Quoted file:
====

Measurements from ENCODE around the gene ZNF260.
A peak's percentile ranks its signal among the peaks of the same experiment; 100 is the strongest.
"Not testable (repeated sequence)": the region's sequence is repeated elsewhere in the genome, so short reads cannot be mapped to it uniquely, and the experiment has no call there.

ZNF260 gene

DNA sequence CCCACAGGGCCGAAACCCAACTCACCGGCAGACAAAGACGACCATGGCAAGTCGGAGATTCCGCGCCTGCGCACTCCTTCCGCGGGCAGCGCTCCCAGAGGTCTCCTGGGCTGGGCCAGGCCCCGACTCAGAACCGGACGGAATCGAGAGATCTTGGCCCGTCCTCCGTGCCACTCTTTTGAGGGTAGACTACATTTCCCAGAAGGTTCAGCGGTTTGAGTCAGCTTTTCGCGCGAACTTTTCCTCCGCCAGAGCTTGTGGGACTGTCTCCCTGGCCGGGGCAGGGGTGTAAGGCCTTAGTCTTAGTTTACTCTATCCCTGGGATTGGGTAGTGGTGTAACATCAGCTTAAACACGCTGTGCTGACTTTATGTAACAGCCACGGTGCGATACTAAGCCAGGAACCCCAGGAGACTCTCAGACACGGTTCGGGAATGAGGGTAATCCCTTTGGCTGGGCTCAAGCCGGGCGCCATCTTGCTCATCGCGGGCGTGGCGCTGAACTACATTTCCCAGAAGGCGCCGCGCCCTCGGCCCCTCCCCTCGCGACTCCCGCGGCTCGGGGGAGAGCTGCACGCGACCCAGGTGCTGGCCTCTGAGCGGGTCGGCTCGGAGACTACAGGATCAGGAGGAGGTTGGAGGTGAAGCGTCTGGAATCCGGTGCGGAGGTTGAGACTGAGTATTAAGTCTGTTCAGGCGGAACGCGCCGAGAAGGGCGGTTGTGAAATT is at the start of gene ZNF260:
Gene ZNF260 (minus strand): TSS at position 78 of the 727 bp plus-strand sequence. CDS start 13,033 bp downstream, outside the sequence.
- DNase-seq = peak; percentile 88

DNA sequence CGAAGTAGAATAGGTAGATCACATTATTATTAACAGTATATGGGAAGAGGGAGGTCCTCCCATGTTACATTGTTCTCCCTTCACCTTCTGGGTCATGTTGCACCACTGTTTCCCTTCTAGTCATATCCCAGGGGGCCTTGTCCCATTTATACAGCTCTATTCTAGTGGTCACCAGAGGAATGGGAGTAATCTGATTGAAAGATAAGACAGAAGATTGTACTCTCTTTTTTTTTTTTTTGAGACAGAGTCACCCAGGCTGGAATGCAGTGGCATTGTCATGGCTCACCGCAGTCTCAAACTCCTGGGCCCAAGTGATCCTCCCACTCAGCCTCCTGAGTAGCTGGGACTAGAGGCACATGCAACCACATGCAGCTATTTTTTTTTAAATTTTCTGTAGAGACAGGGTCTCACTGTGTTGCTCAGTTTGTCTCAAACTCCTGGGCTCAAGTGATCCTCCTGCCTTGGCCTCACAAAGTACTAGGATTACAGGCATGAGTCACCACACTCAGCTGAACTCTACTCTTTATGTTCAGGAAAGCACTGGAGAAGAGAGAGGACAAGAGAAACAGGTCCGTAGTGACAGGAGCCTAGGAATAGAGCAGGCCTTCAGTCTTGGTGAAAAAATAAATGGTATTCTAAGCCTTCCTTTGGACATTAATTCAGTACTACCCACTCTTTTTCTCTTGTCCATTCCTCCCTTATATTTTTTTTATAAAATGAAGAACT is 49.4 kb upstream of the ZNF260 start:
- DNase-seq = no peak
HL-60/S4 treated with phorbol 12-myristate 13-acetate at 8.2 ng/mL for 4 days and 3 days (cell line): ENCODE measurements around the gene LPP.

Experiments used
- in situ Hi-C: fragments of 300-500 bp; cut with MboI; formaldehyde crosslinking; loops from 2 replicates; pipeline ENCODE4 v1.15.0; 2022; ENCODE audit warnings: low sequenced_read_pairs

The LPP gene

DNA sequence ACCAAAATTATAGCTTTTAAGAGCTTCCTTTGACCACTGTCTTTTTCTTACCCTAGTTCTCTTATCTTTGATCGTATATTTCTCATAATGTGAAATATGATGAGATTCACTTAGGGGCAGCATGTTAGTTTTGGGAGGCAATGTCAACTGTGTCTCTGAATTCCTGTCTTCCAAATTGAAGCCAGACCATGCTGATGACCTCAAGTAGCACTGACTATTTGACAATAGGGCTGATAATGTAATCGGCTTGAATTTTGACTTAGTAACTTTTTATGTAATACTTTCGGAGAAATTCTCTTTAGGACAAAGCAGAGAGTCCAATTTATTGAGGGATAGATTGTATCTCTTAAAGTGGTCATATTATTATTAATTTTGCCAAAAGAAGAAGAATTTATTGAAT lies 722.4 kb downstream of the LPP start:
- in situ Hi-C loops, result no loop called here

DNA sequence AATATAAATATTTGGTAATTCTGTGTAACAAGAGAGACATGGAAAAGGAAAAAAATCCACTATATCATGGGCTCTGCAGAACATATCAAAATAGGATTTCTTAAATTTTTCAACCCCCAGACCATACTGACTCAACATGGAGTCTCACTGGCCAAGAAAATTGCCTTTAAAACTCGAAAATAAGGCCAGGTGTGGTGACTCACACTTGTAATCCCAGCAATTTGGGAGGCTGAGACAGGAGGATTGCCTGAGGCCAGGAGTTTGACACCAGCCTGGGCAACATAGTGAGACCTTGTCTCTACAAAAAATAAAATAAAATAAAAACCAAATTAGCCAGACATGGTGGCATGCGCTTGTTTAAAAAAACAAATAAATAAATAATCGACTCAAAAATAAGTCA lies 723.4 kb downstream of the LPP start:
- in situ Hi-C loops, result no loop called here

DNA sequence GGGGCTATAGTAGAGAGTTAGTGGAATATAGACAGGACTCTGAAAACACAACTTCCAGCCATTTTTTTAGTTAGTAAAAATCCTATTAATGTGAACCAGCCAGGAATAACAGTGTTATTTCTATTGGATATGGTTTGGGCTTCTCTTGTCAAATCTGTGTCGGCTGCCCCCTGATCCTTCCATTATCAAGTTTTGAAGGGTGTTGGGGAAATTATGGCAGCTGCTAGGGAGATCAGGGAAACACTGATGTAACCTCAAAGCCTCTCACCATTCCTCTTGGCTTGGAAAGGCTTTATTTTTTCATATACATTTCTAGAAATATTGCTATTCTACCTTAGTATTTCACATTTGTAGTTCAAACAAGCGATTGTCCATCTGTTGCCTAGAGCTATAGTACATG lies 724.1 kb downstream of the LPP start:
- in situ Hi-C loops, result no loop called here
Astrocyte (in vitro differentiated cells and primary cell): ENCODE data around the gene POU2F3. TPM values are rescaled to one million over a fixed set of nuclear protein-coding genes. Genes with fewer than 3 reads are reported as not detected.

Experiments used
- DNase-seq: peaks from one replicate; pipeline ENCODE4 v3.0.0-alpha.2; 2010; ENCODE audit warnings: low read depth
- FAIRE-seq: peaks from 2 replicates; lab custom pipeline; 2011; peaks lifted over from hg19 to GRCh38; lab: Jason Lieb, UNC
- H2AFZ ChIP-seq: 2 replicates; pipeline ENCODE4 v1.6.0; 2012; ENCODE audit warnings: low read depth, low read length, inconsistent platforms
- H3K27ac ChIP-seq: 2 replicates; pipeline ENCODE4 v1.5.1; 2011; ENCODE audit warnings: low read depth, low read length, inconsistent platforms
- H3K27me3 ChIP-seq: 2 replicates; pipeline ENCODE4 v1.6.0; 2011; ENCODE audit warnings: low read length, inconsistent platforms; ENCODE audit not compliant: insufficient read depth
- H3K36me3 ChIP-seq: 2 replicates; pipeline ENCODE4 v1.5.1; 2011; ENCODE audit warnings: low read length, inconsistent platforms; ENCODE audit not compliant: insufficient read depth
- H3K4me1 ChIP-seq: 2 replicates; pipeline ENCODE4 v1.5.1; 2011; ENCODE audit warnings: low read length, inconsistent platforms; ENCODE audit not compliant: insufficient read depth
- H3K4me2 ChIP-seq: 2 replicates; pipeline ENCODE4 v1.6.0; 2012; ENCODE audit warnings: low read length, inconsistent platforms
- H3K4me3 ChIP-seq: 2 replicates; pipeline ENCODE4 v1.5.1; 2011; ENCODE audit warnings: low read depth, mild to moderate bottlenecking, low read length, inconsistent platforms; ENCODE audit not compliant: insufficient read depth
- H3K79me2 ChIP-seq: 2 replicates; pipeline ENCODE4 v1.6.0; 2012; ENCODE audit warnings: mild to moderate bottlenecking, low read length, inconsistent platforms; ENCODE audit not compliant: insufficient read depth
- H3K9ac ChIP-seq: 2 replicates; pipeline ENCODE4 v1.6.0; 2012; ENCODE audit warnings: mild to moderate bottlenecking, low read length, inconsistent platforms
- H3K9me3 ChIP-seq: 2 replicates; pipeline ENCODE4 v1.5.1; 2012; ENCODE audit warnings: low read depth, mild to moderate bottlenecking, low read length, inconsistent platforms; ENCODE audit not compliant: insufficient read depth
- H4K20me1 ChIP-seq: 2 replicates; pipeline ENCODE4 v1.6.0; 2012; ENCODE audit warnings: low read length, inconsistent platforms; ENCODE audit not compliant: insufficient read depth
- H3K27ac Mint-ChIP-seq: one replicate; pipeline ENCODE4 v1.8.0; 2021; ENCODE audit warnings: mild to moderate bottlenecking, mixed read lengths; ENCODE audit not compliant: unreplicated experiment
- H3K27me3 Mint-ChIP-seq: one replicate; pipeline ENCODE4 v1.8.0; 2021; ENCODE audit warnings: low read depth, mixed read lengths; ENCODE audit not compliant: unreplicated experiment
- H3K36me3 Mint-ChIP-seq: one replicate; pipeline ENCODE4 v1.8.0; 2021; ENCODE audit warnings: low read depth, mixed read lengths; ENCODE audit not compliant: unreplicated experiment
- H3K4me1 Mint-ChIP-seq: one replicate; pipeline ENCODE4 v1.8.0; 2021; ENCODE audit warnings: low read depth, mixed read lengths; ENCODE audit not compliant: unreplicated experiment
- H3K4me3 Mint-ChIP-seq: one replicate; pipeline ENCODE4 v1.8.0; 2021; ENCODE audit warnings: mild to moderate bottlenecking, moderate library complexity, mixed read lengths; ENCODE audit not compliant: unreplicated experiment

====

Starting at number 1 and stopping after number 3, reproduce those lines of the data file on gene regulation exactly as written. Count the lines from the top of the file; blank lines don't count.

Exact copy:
Measurements from ENCODE around the gene ZNF260.
A peak's percentile ranks its signal among the peaks of the same experiment; 100 is the strongest.
"Not testable (repeated sequence)": the region's sequence is repeated elsewhere in the genome, so short reads cannot be mapped to it uniquely, and the experiment has no call there.